In Focus: Group fights efficiency obstacles
Maddie Hanna | Friday, January 21, 2005
Given the diversity in the age, roles and interests of its members, the Campus Life Council has made admirable strides toward more productive and informed dialogue, but greater efficiency must be achieved before their ideas can be realized.
CLC, which brings together students, faculty, administration and rectors biweekly to discuss issues and propose changes to Student Affairs, often falls under fire for failing to produce visible results.
This year has been no exception, as the three committees that comprise the CLC have focused on tasks described as “attainable,” but have yet to attain anything.
According to Adam Istvan, student body president and CLC chair, the composition of the organization often restricts its productivity. A two-thirds vote is required to make a recommendation to Student Affairs, but members of the administration comprise just over one third of the group, so student-backed issues are easily stalled, he said.
“It’s an interesting group in that it’s hard to get anything controversial through – we can’t just go gung-ho and try to implement our policies as students,” Istvan said.
Last semester, CLC made no recommendations to Student Affairs. Istvan did not express concern at this slow pace, emphasizing the research and dialogue components.
“The discussion is more important than actual policy recommendations,” said Istvan, who admitted that CLC is “not the most effective way to recommend things to Father Poorman.”
Because its term begins at the start of fall semester, CLC faces a different calendar than other student government bodies that begin their new terms in April.
“We’re basically robbing ourselves of two, three months of productivity – you don’t have a chance to get things rolling,” Istvan said.
CLC has made successful proposals in the past. By November 2003, the group had already managed to approve a widely respected resolution to investigate resident assistant training. This measure both addressed an important campus issue – at the time, RAs were being fired because of scheduling conflicts – while earning credibility for itself as a group. So a lack of action should not be pinned solely on matters of time or group composition.
CLC is comprised of three task forces – vending, security and social concerns. These committees are all currently in the research stage and are confidently pursuing what they view as attainable goals.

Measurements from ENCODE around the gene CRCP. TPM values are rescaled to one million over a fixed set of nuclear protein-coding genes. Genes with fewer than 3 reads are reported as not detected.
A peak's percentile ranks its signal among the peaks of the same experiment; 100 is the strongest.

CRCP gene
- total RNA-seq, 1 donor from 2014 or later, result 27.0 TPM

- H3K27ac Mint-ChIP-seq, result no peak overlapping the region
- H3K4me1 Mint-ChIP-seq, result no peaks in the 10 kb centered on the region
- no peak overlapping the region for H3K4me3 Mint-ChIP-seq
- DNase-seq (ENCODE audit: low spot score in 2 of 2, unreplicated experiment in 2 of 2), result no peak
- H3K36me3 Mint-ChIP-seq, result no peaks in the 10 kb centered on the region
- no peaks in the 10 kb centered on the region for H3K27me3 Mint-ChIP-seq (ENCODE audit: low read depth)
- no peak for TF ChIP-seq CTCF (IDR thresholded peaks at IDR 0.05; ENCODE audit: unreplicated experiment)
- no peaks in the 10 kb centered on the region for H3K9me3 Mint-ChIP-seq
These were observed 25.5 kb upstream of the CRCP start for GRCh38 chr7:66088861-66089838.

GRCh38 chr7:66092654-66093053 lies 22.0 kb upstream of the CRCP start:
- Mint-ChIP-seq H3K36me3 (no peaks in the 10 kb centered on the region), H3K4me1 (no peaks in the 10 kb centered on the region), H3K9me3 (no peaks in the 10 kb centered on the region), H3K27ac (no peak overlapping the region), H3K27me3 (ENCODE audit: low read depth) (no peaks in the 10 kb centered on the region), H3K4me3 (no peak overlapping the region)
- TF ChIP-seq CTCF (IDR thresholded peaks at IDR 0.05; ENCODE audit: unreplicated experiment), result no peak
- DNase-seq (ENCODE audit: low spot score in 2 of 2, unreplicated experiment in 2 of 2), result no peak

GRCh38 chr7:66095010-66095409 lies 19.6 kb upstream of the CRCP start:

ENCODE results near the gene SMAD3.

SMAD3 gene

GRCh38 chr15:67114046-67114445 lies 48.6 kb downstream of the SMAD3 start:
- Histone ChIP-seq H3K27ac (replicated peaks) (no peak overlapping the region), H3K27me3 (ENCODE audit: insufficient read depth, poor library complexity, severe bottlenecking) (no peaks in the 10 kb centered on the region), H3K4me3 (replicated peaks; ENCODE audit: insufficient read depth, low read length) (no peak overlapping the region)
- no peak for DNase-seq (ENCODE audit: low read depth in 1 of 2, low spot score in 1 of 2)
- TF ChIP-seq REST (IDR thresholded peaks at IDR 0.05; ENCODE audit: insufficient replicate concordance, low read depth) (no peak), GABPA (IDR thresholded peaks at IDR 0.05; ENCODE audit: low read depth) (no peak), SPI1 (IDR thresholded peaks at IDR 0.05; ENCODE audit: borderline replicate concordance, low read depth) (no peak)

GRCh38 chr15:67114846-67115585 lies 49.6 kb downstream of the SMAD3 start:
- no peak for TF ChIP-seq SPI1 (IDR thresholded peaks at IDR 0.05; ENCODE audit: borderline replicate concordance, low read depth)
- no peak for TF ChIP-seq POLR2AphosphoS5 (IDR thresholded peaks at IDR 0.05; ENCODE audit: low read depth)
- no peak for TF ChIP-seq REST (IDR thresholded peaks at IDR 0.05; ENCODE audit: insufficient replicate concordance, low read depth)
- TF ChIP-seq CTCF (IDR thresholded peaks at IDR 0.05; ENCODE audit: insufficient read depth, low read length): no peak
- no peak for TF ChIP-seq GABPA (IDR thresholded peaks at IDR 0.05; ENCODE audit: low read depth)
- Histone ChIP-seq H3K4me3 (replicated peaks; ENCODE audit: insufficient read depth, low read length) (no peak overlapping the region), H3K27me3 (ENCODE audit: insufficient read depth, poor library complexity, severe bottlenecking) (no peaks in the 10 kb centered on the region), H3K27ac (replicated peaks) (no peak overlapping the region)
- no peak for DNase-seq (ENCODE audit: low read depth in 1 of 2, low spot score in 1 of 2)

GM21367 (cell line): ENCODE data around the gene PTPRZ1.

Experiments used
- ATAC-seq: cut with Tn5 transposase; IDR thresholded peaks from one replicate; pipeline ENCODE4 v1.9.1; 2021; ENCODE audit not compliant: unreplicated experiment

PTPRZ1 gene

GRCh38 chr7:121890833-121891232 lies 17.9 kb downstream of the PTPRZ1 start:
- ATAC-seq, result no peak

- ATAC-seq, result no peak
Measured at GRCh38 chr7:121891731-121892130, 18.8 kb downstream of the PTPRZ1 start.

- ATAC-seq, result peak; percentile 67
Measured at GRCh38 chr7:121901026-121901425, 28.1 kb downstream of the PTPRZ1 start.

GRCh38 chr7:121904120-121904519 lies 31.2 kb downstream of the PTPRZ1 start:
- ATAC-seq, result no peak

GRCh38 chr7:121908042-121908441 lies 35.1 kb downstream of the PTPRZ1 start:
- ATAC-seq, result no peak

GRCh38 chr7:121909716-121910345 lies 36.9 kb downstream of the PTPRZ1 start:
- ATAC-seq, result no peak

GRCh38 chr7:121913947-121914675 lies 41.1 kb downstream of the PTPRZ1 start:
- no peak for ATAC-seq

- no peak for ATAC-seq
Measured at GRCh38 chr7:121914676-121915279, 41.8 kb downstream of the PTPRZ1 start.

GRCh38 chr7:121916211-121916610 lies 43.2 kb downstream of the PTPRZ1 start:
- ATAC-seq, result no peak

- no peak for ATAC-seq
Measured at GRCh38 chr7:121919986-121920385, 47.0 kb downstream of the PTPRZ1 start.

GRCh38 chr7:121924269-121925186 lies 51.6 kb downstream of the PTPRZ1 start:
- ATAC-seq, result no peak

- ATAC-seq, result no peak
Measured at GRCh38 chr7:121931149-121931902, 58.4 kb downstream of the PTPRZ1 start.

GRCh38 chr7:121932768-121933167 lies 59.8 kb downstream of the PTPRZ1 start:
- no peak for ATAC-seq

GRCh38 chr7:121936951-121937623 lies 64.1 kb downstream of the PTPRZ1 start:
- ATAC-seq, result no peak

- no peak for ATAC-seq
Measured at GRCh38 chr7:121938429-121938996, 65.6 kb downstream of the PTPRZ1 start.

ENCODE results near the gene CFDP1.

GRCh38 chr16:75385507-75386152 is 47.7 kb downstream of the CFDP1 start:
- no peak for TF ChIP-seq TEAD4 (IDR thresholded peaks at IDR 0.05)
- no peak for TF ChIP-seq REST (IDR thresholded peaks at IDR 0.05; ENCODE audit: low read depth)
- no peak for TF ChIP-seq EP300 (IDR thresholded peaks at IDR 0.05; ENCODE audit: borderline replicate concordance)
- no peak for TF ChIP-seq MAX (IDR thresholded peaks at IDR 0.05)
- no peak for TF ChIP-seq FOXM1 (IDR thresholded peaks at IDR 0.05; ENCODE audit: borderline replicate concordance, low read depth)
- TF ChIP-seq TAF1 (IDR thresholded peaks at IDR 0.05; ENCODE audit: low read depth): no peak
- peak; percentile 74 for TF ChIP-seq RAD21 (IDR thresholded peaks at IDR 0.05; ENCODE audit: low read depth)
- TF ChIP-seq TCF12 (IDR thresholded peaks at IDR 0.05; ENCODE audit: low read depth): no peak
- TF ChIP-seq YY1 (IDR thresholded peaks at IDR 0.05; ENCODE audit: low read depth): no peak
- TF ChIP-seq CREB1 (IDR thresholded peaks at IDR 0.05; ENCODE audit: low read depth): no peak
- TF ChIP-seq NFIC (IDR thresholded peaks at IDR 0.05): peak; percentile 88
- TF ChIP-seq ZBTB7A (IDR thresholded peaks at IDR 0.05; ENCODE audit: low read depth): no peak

The vending task force is investigating the recent increase in laundry and vending prices on campus, aiming to write a proposal regarding this issue by the beginning of spring semester.
The security task force is trying to raise awareness of crime and safety issues around campus – goals related to those outlined in Istvan’s Board of Trustees report, and thus an avenue for increased productivity.
“I think the realistic goals that we’re shooting for right now are finding a better way for students to regularly be aware of instances involving crime and security services, possibly through a section in The Observer or a ListServ e-mail,” Alex French, O’Neill senator and committee chair, said.
The social concerns task force aims to come to a better understanding of social diversity and create a means of increasing diversity awareness on Notre Dame’s campus.
Cavanaugh senator and committee chair Jordan Bongiovanni explained that although the committee was initially interested in instituting a mandatory social awareness class for all Notre Dame students, it is now realizing much more research is needed.
Bongiovanni said while the committee might not be able to take action this year, it will compile, organize and translate the information for future groups.
The nature of CLC’s dialogue and the dedication of its members to researching their goals suggest that there should be more to show for their efforts. Though the group’s position as an intersection of student desire and administrative action naturally makes productivity more difficult, CLC members need to reassess their approach to the problems, and find the missing link between dialogue, research and results.